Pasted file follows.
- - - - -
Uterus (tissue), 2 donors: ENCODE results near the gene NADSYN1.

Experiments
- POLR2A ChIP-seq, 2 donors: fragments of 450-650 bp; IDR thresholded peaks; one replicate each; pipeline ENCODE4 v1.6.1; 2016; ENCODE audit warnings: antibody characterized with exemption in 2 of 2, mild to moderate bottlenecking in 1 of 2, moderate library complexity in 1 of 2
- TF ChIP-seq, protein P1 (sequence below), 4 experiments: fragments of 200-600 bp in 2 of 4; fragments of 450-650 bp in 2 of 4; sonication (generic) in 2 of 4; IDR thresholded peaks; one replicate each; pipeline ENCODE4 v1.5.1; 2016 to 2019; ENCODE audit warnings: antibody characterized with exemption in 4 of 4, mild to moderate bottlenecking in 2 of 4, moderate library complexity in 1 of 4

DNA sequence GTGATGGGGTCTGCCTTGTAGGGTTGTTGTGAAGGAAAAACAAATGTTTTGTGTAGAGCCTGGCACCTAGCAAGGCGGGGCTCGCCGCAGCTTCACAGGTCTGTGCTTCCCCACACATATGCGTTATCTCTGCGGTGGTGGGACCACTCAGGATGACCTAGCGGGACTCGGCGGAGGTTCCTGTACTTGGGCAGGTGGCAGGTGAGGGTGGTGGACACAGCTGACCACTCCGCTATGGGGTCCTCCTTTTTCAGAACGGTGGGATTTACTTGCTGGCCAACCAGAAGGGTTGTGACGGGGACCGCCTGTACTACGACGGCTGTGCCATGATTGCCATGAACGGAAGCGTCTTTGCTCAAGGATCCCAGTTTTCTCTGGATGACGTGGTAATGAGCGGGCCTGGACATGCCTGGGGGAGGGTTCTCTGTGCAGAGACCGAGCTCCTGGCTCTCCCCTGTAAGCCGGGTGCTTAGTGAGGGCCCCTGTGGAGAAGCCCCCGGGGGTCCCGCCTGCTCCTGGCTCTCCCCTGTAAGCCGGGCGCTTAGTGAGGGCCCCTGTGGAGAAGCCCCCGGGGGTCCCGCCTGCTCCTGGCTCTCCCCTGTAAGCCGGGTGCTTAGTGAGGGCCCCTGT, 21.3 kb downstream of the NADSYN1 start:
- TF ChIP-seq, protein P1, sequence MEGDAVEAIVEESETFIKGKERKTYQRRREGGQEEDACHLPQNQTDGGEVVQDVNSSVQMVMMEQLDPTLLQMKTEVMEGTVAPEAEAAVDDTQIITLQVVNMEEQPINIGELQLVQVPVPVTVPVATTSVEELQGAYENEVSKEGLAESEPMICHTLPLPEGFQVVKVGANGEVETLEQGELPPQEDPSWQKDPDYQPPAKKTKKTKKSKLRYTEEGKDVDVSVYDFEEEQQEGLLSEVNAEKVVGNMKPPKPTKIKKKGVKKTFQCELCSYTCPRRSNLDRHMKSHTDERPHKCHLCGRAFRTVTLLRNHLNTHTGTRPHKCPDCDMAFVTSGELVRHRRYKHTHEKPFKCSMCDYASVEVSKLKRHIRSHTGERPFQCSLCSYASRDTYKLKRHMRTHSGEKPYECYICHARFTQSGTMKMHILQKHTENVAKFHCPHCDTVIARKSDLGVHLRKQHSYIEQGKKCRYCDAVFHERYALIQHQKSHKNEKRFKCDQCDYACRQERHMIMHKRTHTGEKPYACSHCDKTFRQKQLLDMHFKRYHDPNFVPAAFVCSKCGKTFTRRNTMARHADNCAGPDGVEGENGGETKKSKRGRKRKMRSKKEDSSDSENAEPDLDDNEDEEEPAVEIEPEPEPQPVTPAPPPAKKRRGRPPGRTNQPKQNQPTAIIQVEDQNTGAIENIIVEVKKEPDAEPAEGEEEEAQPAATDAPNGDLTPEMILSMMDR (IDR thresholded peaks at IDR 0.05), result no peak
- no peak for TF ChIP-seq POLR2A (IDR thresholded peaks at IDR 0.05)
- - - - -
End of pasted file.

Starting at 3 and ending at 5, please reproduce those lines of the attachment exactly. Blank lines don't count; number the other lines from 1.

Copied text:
- POLR2A ChIP-seq, 2 donors: fragments of 450-650 bp; IDR thresholded peaks; one replicate each; pipeline ENCODE4 v1.6.1; 2016; ENCODE audit warnings: antibody characterized with exemption in 2 of 2, mild to moderate bottlenecking in 1 of 2, moderate library complexity in 1 of 2
- TF ChIP-seq, protein P1 (sequence below), 4 experiments: fragments of 200-600 bp in 2 of 4; fragments of 450-650 bp in 2 of 4; sonication (generic) in 2 of 4; IDR thresholded peaks; one replicate each; pipeline ENCODE4 v1.5.1; 2016 to 2019; ENCODE audit warnings: antibody characterized with exemption in 4 of 4, mild to moderate bottlenecking in 2 of 4, moderate library complexity in 1 of 4

DNA sequence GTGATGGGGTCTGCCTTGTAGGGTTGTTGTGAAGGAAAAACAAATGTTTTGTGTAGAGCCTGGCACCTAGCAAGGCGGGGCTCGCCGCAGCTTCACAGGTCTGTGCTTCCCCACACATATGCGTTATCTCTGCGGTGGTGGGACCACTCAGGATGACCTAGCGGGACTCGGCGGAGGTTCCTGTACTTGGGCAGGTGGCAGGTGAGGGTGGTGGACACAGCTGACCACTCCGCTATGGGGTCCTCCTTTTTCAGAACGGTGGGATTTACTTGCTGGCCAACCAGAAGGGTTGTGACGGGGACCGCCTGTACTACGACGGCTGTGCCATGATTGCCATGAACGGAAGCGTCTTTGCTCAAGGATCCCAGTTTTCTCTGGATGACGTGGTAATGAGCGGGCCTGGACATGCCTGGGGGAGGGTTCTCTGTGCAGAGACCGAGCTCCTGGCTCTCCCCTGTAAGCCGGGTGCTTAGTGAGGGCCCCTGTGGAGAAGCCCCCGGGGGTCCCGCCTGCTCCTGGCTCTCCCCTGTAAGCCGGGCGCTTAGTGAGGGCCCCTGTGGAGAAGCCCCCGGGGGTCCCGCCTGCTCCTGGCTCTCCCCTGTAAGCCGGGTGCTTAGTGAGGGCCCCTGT, 21.3 kb downstream of the NADSYN1 start: